I got over 200 likes when I posted the first picture of my newborn. Since then, almost every picture of my cute baby has received about 30-60+ clicks of approval. And those numbers only represent people who publicly acknowledged interest. Who knows how many eyes actually saw my Facebook page?
Or, to put it another way, how many souls are (through social media) observing my life?>
For many lost people, Facebook might be their only exposure to Christianity. Granted, most Christian Facebook users are not going through such a newsworthy, stalkable life event as having a child, but we cannot be negligent of the fact that we are being watched by believers and non-believers and we must be careful to not waste our platform.
1 Corinthians 5:19,20 says "we are ambassadors for Christ, God making Hos appeal through us" and that He has entrusted to us the message of reconciliation. It is very easy to, in trying to impress our churchgoing Facebook friends, forget our lost audience and send mixed messages.
We Calvinists especially might unintentionally show the world an inconsistent view of God. In the morning we'll post an encouraging verse or quote about God's sovereignty, then by the evening we'll have a witty/sarcastic post complaining about the incompetent fast food employee and the guy who cut us off on our way home. "Well, which is it?" a lost person might wonder. Does God withhold no good thing from those who walk uprightly, or does He regret that those inconveniences happened to you?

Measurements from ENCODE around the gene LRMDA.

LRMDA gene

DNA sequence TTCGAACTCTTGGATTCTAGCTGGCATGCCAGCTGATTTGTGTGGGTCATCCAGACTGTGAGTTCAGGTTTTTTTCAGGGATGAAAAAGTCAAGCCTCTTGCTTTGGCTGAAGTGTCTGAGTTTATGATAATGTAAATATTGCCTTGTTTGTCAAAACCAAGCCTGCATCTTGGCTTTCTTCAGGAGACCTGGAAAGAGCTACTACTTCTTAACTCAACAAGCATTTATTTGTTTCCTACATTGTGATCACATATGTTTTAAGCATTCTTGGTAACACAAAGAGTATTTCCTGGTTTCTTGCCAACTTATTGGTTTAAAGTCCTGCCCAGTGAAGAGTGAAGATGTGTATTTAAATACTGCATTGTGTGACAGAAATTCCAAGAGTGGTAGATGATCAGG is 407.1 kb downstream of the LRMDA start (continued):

Philippians 2:14,15 never fails to convict me, and I think it's helpful to apply it also to my Facebook statuses.
"Do all things without grumbling or questioning, that you may be blameless and innocent, children of God without blemish in the midst of a crooked and twisted generation, among whom you shine as lights in the world."
We also can be insensitive to the weaker brothers (who are merely in the same place we were probably not that long ago) by posting humorous pictures or videos about the latest theological fumble a Christian public figure made. It's important to contend for the faith (Jude 3) but there are more effective ways of combating false doctrine than poking fun at it. If an Arminian brother or sister sees that we publicly belittle their soteriology, they might feel ashamed and we might become unapproachable. Far more seriously, if someone is being misled by the prosperity gospel, cheap jokes about Joel Osteen's white teeth won't help anyone come to knowledge of the truth and might only leave confusion. May we embrace the exhortation of 1 Thessalonians 5:14 to "admonish the idle, encourage the fainthearted, help the weak, be patient with them all."